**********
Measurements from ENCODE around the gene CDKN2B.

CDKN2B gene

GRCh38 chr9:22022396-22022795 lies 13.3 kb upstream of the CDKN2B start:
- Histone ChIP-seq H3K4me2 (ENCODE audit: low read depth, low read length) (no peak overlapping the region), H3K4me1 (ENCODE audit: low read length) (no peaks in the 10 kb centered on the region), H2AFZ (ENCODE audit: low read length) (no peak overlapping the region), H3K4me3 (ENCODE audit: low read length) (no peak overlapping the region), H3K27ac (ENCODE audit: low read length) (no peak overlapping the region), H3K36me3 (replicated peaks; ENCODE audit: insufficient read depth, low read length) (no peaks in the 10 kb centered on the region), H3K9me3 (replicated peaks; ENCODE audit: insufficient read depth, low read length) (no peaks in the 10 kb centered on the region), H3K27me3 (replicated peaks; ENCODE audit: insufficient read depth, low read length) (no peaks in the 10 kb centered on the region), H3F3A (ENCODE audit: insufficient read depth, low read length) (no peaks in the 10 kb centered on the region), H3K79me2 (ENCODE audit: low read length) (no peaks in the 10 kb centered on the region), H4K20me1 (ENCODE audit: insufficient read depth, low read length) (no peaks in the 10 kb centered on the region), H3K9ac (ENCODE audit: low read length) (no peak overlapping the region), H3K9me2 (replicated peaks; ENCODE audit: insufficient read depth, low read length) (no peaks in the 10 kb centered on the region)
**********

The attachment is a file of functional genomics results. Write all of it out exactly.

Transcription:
Measurements from ENCODE around the gene CDKN2B.

CDKN2B gene

GRCh38 chr9:22022396-22022795 lies 13.3 kb upstream of the CDKN2B start:
- Histone ChIP-seq H3K4me2 (ENCODE audit: low read depth, low read length) (no peak overlapping the region), H3K4me1 (ENCODE audit: low read length) (no peaks in the 10 kb centered on the region), H2AFZ (ENCODE audit: low read length) (no peak overlapping the region), H3K4me3 (ENCODE audit: low read length) (no peak overlapping the region), H3K27ac (ENCODE audit: low read length) (no peak overlapping the region), H3K36me3 (replicated peaks; ENCODE audit: insufficient read depth, low read length) (no peaks in the 10 kb centered on the region), H3K9me3 (replicated peaks; ENCODE audit: insufficient read depth, low read length) (no peaks in the 10 kb centered on the region), H3K27me3 (replicated peaks; ENCODE audit: insufficient read depth, low read length) (no peaks in the 10 kb centered on the region), H3F3A (ENCODE audit: insufficient read depth, low read length) (no peaks in the 10 kb centered on the region), H3K79me2 (ENCODE audit: low read length) (no peaks in the 10 kb centered on the region), H4K20me1 (ENCODE audit: insufficient read depth, low read length) (no peaks in the 10 kb centered on the region), H3K9ac (ENCODE audit: low read length) (no peak overlapping the region), H3K9me2 (replicated peaks; ENCODE audit: insufficient read depth, low read length) (no peaks in the 10 kb centered on the region)